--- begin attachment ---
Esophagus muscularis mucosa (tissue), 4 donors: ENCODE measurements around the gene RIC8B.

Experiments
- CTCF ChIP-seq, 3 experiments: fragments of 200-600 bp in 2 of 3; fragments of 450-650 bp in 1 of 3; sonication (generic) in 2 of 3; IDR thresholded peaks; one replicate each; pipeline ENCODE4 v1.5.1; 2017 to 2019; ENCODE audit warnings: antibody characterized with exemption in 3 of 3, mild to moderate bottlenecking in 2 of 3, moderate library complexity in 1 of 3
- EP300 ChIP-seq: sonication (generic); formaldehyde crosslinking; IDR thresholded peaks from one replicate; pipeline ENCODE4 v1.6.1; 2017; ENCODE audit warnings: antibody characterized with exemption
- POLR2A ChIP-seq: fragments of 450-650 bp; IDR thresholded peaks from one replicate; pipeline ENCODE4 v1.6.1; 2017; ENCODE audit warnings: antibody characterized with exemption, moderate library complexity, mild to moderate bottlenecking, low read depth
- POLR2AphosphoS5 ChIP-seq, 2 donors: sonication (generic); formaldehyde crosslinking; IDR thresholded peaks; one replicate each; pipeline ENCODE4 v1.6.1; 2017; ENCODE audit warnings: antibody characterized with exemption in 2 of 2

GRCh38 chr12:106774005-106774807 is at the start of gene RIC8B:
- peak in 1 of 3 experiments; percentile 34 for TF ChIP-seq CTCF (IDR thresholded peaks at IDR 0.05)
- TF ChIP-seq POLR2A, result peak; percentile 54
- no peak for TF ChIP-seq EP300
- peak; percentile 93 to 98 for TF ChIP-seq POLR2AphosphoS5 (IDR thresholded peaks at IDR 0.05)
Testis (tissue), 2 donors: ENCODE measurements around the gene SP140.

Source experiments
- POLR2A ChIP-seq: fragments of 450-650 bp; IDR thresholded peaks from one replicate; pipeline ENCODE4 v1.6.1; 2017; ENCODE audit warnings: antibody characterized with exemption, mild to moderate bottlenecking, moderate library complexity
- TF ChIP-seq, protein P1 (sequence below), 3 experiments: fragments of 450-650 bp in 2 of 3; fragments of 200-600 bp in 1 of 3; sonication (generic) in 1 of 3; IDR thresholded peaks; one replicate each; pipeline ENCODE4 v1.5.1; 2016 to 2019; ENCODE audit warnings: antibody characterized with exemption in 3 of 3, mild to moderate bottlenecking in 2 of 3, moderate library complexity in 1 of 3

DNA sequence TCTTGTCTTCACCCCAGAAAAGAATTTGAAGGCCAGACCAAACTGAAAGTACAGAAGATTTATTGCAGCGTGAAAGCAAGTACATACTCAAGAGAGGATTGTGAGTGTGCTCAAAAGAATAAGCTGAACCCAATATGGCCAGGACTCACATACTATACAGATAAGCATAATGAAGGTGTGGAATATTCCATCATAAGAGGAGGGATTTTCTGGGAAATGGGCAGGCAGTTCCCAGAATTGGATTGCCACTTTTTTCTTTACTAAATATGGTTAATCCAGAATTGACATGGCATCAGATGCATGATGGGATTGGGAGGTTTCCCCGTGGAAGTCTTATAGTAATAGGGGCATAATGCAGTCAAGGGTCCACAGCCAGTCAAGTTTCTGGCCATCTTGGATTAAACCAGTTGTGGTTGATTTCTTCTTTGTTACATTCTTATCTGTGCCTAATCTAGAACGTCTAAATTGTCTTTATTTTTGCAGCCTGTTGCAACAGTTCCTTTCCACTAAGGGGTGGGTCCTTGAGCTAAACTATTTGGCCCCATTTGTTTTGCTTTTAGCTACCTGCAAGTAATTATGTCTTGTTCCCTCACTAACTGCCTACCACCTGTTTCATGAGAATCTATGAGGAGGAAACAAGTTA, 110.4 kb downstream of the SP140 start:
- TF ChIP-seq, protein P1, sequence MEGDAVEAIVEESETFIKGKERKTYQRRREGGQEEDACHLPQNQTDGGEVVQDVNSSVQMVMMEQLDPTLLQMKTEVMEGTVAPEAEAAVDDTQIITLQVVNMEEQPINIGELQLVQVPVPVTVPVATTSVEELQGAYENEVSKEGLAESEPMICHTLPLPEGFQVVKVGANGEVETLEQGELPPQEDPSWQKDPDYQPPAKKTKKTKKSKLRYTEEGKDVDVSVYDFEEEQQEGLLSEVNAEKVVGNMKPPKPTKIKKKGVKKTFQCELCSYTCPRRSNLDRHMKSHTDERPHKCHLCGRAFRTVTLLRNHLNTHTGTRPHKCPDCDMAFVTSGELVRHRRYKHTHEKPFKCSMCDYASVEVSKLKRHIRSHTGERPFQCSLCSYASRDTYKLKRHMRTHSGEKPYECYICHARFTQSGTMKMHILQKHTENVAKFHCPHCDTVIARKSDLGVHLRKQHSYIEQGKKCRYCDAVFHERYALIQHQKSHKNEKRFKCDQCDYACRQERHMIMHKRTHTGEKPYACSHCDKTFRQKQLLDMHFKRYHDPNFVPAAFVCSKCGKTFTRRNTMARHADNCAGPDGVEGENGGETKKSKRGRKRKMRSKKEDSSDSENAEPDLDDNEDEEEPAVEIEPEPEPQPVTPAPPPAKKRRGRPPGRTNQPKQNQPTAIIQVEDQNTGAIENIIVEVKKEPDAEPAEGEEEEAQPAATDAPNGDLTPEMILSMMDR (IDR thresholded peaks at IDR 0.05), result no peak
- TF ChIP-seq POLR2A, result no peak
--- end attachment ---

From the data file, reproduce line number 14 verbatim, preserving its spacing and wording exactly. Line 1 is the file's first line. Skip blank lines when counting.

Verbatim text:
- POLR2A ChIP-seq: fragments of 450-650 bp; IDR thresholded peaks from one replicate; pipeline ENCODE4 v1.6.1; 2017; ENCODE audit warnings: antibody characterized with exemption, mild to moderate bottlenecking, moderate library complexity